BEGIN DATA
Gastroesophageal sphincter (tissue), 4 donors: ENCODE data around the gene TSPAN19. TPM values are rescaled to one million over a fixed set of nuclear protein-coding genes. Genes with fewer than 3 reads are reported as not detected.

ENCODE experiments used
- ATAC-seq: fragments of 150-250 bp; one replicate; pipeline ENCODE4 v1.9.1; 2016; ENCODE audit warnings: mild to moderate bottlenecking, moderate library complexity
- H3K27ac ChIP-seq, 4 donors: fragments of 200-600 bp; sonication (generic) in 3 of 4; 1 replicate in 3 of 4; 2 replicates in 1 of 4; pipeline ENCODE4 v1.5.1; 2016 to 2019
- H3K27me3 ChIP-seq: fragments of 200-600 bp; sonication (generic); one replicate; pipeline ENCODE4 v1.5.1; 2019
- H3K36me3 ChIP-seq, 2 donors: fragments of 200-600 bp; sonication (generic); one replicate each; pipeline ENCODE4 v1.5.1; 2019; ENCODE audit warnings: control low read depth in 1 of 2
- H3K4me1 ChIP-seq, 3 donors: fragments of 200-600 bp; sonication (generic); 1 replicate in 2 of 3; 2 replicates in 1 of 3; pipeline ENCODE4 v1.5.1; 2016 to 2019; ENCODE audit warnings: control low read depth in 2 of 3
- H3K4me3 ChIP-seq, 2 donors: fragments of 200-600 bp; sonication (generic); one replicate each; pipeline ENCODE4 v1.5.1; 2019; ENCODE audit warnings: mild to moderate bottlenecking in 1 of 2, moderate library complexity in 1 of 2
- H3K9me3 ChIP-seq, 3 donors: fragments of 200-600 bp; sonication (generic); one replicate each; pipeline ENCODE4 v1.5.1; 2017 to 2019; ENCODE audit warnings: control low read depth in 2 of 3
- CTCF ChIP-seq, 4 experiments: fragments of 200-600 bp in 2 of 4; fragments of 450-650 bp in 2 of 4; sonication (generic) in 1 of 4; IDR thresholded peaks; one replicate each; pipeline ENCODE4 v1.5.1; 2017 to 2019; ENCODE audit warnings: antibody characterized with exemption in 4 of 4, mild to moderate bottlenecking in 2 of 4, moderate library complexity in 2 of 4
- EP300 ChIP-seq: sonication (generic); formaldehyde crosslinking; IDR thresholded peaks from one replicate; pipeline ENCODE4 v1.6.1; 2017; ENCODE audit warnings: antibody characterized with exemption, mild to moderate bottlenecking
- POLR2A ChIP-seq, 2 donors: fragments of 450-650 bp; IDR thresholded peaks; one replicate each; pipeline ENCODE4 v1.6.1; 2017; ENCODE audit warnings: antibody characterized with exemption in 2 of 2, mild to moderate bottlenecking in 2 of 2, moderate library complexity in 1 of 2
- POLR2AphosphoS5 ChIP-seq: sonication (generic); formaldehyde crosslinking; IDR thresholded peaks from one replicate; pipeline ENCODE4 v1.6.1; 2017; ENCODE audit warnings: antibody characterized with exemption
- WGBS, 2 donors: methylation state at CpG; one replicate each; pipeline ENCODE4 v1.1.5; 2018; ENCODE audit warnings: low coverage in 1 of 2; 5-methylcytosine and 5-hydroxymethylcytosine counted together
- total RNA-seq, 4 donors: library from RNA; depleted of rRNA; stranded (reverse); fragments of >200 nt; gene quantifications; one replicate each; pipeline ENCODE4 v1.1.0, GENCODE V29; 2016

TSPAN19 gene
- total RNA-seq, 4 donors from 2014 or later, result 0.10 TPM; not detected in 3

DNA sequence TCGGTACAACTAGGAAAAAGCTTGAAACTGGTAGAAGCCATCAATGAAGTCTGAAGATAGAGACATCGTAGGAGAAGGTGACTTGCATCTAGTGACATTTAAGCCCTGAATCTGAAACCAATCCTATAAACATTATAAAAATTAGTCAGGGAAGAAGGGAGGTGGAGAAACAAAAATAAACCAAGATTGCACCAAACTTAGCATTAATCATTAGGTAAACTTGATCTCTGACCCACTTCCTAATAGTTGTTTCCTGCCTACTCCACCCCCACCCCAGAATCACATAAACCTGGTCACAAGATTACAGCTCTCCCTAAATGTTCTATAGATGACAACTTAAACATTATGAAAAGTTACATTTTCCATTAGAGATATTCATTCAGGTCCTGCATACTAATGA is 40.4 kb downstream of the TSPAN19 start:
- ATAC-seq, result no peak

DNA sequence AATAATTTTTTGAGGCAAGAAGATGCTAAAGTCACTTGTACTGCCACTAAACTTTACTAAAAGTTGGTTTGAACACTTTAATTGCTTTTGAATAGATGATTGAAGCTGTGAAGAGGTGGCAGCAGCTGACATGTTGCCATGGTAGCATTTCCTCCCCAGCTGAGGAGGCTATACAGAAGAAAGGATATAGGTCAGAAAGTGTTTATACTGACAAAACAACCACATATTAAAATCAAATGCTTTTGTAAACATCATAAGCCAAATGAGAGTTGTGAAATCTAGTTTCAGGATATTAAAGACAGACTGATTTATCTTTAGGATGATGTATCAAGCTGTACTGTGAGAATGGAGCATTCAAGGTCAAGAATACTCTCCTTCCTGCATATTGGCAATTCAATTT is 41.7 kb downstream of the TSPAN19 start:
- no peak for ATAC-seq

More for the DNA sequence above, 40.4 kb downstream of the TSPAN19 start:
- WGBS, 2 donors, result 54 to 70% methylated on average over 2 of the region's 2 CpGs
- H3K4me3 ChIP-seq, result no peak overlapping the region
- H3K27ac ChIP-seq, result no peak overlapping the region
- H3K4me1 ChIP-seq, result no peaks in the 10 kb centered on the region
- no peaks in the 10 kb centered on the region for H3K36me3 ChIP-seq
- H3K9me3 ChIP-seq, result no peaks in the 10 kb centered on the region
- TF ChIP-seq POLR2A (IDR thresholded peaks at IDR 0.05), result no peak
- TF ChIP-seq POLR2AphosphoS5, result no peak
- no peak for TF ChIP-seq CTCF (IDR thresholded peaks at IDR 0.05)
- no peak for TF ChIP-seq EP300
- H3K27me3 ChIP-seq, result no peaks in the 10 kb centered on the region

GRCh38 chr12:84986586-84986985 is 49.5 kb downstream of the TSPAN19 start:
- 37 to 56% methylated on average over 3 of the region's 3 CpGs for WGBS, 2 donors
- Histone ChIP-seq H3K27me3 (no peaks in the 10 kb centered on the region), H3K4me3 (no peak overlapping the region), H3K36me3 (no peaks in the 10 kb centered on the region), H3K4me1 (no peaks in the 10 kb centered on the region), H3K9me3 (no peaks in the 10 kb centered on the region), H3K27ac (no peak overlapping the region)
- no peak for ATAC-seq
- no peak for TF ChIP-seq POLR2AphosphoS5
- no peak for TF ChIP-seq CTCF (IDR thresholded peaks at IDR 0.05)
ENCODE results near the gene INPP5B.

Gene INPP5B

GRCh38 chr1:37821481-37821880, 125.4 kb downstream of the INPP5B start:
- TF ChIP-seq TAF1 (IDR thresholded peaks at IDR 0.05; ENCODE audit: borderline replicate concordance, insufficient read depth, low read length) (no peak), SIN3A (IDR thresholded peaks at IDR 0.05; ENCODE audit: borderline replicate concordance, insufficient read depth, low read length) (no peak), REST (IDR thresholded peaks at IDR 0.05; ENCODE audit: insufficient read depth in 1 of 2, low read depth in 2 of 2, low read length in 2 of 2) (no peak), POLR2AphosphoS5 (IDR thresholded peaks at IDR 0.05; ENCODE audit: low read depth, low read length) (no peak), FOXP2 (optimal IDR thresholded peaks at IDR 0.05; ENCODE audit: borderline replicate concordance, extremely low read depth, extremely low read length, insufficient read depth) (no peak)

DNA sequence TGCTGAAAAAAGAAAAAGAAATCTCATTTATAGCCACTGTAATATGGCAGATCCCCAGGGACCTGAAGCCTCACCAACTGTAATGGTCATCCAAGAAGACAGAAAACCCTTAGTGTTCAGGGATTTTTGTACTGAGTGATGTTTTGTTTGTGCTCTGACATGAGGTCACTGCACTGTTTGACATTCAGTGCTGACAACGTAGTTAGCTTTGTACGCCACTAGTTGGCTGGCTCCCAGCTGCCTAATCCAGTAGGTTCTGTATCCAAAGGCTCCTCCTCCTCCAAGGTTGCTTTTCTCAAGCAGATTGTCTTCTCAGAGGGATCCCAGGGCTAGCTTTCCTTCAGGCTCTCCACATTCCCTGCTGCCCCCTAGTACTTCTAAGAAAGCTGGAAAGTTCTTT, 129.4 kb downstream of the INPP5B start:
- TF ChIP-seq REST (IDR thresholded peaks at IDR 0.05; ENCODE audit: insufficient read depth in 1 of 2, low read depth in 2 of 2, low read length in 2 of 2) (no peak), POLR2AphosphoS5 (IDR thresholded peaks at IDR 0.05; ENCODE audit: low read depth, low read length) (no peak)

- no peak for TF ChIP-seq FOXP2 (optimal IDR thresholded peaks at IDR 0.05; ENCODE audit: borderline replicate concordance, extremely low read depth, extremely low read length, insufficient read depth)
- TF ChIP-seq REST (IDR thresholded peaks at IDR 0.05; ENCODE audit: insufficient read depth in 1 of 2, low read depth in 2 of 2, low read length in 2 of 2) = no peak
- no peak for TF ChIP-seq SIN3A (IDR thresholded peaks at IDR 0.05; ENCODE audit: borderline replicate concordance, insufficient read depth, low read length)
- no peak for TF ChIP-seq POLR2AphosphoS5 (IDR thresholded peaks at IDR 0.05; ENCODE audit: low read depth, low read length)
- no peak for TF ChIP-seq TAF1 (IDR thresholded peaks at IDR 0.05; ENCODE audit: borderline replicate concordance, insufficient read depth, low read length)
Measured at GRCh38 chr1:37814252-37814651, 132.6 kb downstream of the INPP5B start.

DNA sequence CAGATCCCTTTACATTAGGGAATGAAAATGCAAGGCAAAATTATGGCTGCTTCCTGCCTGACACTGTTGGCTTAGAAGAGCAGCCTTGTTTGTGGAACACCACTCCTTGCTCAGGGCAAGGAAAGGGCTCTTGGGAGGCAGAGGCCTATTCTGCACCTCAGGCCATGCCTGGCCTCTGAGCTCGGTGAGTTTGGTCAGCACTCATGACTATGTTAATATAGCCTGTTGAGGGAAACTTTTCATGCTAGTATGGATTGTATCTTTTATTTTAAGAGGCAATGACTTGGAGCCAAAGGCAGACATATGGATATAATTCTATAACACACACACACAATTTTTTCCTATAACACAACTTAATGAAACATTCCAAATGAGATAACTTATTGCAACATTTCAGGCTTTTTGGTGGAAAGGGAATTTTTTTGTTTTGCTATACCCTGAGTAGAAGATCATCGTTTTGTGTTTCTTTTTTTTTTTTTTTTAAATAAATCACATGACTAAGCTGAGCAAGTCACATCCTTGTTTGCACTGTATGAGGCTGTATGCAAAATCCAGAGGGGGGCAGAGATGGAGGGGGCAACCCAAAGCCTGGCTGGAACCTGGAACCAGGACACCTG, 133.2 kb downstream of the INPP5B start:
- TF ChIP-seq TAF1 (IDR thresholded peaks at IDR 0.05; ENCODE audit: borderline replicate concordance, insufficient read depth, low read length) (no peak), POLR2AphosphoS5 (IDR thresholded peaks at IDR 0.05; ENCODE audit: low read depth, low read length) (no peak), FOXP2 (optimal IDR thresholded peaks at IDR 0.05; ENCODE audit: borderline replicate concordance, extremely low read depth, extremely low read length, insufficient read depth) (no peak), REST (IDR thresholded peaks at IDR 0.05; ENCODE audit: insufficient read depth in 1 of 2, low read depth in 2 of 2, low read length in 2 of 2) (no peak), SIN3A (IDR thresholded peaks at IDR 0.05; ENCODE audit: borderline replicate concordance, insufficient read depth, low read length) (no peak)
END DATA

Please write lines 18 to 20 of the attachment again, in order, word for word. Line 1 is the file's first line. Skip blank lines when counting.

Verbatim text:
DNA sequence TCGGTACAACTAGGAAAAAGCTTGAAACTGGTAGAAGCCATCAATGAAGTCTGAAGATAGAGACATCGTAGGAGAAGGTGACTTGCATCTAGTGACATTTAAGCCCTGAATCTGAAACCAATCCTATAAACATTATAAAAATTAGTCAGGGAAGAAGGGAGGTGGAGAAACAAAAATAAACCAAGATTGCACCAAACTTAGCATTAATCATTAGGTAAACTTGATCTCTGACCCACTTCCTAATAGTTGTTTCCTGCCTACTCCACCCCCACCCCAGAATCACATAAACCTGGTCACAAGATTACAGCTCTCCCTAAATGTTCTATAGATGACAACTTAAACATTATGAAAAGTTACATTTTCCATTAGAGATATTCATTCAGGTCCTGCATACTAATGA is 40.4 kb downstream of the TSPAN19 start:
- ATAC-seq, result no peak

DNA sequence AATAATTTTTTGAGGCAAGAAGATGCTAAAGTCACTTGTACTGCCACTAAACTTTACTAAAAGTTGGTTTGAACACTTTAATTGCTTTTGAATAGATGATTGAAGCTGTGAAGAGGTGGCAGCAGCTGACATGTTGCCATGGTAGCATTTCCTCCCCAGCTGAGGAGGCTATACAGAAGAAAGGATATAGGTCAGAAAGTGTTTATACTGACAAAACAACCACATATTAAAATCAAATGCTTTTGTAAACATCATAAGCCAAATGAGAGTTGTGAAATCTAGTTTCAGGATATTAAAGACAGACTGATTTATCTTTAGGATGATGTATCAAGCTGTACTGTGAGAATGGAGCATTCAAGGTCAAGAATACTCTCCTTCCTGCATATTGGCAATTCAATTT is 41.7 kb downstream of the TSPAN19 start: